Electrical and Electronic Equipment Assemblers
Skills & Knowledge
Most Important Skills for Electrical and Electronic Equipment Assemblers
- Reading—Understanding written sentences and paragraphs in work related documents.
- Monitoring Equipment—Watching gauges, dials, or other indicators to make sure a machine is working properly.
- Thinking Critically—Using logic and reasoning to identify the strengths and weaknesses of alternative solutions, conclusions or approaches to problems.
- Coordinating with Others—Adjusting actions in relation to others' actions.
- Listening—Giving full attention to what other people are saying, taking time to understand the points being made, asking questions as appropriate, and not interrupting at inappropriate times.
- Monitoring Performance—Monitoring/Assessing performance of yourself, other individuals, or organizations to make improvements or take corrective action.
- Operating Equipment—Controlling operations of equipment or systems.
- Learning New Things—Understanding the implications of new information for both current and future problem-solving and decision-making.
- Managing Time—Managing one's own time and the time of others.
- Speaking—Talking to others to convey information effectively.
Most Important Knowledge Areas for Electrical and Electronic Equipment Assemblers
- Mechanical—Knowledge of machines and tools, including their designs, uses, repair, and maintenance.
- Design—Knowledge of design techniques, tools, and principles involved in production of precision technical plans, blueprints, drawings, and models.
- Production and Processing—Knowledge of raw materials, production processes, quality control, costs, and other techniques for maximizing the effective manufacture and distribution of goods.
- English Language—Knowledge of the structure and content of the English language including the meaning and spelling of words, rules of composition, and grammar.
- Computers and Electronics—Knowledge of circuit boards, processors, chips, electronic equipment, and computer hardware and software, including applications and programming.
- Mathematics—Knowledge of arithmetic, algebra, geometry, calculus, statistics, and their applications.
- Education and Training—Knowledge of principles and methods for curriculum and training design, teaching and instruction for individuals and groups, and the measurement of training effects.
- Engineering and Technology—Knowledge of the practical application of engineering science and technology. This includes applying principles, techniques, procedures, and equipment to the design and production of various goods and services.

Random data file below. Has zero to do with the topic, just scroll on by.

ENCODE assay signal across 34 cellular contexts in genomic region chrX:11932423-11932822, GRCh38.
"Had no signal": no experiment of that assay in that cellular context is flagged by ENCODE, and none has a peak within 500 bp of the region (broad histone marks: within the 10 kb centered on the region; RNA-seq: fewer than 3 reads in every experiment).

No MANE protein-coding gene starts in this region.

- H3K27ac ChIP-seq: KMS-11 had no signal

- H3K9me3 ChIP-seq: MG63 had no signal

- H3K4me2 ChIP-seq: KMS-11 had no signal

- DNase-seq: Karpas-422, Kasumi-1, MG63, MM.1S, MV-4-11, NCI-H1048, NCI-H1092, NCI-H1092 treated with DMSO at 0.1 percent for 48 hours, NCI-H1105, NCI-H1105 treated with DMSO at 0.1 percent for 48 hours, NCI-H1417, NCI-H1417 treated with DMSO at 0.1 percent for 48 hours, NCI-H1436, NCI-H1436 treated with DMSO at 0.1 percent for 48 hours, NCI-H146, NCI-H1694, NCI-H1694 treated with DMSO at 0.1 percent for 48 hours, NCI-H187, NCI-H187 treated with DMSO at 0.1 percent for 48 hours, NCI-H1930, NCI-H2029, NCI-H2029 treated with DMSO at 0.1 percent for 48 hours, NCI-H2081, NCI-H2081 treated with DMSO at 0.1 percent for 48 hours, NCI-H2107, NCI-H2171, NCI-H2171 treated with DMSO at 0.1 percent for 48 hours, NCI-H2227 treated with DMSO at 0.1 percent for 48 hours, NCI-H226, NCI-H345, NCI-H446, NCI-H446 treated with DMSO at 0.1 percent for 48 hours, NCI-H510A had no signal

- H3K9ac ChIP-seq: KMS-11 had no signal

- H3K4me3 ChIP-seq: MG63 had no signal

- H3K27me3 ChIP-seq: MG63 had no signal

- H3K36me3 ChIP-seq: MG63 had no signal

- Public Safety and Security—Knowledge of relevant equipment, policies, procedures, and strategies to promote effective local, state, or national security operations for the protection of people, data, property, and institutions.
- Administration and Management—Knowledge of business and management principles involved in strategic planning, resource allocation, human resources modeling, leadership technique, production methods, and coordination of people and resources.
Different careers may be a good fit for your personality or interests. This career is:
- Realistic—Realistic occupations frequently involve work activities that include practical, hands-on problems and solutions. They often deal with plants, animals, and real-world materials like wood, tools, and machinery. Many of the occupations require working outside, and do not involve a lot of paperwork or working closely with others.
- Conventional—Conventional occupations frequently involve following set procedures and routines. These occupations can include working with data and details more than with ideas. Usually there is a clear line of authority to follow.
Learn more about your interests. Take the MnCareers Interest Assessment.
Describe Your Skills
People who have worked in this career typically perform the following tasks. These statements can help a prospective employer understand what you can do, on a resume or during an interview.
- Collecting information from different sources.
- Making decisions or solving problems.
- Evaluating information to determine compliance with standards.
- Handling and moving objects.
- Communicating with supervisors, co-workers, or people that work under you.
- Monitoring information from a variety of sources to find problems.
- Inspecting equipment, structures, or materials to find or fix problems.
- Controlling machines and processes.
The following careers use skills, knowledge, and abilities that are similar to those used for Electrical and Electronic Equipment Assemblers.
- Adhesive Bonding Machine Operators
- Inspectors, Testers, Sorters, Samplers, and Weighers
- Textile Winding, Twisting, and Drawing Out Machine Operators
- Packaging and Filling Machine Operators
- Coil Winders, Tapers, and Finishers
- Team Assemblers
- Welders, Cutters, Solderers, and Brazers
- Cutting, Punching, and Press Machine Operators
- Print Binding and Finishing Workers
- Engine and Other Machine Assemblers
This page includes information from the O*NET 24.2 Database by the U.S. Department of Labor, Employment and Training Administration (USDOL/ETA). Used under the CC BY 4.0 license. O*NET® is a trademark of USDOL/ETA.
Source: You can learn about our data sources in the About Us section.